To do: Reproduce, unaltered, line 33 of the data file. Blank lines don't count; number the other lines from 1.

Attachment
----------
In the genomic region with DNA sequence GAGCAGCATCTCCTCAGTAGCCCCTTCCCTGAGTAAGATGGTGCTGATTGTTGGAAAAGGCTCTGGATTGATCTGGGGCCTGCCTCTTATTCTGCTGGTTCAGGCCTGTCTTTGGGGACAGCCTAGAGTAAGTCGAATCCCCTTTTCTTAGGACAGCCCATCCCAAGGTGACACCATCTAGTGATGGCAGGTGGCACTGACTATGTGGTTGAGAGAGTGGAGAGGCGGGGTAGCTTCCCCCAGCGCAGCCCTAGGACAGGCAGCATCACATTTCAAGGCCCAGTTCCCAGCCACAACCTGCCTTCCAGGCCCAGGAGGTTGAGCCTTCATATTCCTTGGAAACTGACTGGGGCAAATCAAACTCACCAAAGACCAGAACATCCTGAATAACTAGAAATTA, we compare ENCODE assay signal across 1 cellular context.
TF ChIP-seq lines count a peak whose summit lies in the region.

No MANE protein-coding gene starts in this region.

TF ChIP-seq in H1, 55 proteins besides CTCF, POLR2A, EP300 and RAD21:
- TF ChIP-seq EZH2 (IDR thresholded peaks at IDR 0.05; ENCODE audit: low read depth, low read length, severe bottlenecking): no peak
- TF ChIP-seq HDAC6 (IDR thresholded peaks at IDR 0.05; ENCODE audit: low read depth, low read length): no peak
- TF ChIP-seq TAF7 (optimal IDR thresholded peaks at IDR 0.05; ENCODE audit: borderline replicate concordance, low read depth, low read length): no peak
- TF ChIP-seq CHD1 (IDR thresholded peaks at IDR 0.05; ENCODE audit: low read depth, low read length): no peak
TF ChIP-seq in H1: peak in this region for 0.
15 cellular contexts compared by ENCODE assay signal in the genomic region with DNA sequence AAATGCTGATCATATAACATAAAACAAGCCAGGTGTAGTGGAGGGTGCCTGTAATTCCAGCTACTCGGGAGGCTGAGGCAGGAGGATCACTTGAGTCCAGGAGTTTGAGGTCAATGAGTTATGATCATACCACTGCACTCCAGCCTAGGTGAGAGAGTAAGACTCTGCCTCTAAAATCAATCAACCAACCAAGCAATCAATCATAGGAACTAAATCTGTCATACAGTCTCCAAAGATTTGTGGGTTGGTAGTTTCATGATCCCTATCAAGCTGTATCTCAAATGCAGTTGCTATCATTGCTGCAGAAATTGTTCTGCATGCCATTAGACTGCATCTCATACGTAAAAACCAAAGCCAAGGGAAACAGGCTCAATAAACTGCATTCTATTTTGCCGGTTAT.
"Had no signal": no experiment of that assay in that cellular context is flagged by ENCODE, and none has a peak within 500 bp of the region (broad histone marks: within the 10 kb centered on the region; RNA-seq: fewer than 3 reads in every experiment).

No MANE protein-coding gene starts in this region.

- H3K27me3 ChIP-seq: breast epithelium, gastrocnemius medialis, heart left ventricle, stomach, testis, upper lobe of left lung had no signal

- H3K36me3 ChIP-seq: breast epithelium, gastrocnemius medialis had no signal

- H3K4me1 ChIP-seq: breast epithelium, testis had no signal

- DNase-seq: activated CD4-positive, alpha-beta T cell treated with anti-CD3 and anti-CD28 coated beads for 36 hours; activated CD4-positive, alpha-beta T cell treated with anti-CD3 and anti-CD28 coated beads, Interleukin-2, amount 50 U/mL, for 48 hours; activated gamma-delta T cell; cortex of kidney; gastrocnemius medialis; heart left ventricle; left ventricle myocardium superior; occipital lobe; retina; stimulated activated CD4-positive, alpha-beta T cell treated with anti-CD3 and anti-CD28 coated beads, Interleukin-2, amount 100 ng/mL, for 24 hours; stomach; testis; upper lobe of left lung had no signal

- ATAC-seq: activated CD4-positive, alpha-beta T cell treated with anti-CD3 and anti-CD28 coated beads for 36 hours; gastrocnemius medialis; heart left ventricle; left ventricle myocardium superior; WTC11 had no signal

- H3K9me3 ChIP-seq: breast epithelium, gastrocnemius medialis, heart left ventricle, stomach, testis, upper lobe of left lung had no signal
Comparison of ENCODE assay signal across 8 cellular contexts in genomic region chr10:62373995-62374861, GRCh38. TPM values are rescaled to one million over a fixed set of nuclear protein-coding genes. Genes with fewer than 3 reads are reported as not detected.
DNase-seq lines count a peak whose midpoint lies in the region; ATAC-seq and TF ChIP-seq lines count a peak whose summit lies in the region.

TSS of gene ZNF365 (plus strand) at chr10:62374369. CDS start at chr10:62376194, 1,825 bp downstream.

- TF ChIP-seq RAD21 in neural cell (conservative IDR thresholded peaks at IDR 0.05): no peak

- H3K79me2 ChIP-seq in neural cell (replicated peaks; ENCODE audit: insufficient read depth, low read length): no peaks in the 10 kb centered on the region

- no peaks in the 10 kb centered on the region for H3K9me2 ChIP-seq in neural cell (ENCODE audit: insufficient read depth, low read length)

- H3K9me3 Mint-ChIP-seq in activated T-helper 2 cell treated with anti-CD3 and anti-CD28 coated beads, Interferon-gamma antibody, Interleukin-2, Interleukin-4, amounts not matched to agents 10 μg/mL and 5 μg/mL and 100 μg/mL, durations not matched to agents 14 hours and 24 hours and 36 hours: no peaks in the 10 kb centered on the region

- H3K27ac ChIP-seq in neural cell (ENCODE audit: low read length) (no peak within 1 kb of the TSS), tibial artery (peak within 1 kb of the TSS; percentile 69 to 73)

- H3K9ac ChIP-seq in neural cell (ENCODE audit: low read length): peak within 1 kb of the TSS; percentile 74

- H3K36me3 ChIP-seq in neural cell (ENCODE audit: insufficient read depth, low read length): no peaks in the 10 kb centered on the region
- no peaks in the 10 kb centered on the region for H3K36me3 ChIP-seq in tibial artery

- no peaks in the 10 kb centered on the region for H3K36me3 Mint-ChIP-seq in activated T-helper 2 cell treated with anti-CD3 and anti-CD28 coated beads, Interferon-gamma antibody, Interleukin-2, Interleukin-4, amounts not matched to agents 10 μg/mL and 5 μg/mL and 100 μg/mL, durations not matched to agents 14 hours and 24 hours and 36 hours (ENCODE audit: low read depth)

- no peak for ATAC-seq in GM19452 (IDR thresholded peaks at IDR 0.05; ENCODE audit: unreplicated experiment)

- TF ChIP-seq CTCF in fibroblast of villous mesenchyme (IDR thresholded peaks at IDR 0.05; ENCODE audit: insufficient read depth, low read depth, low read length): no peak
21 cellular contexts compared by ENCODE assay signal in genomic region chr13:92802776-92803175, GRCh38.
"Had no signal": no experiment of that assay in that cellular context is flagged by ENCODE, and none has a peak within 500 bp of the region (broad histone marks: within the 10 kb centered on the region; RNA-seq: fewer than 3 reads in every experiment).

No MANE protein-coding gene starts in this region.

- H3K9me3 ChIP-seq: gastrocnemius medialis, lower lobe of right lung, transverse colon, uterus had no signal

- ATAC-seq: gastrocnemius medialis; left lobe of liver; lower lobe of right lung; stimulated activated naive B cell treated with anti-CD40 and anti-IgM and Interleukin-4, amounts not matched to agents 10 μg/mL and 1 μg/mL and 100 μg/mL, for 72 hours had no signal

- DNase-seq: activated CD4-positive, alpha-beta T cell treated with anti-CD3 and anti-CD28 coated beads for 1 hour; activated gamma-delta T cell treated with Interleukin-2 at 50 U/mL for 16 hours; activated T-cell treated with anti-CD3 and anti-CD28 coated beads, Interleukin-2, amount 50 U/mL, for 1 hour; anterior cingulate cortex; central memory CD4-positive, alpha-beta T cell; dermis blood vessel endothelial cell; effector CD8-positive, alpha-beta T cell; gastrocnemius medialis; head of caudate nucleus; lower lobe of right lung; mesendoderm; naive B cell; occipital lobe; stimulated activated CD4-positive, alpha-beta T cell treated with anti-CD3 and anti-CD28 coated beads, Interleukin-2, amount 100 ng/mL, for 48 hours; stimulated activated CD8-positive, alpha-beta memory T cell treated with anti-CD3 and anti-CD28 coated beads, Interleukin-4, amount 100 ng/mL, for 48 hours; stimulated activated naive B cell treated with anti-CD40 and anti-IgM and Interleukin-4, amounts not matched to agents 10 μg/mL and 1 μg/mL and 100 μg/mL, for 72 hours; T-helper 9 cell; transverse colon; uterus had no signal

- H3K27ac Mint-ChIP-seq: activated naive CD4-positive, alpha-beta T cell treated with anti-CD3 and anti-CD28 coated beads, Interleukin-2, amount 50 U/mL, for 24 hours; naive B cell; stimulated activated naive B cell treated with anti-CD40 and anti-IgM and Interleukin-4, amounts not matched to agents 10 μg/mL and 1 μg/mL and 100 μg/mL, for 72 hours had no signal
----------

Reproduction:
21 cellular contexts compared by ENCODE assay signal in genomic region chr13:92802776-92803175, GRCh38.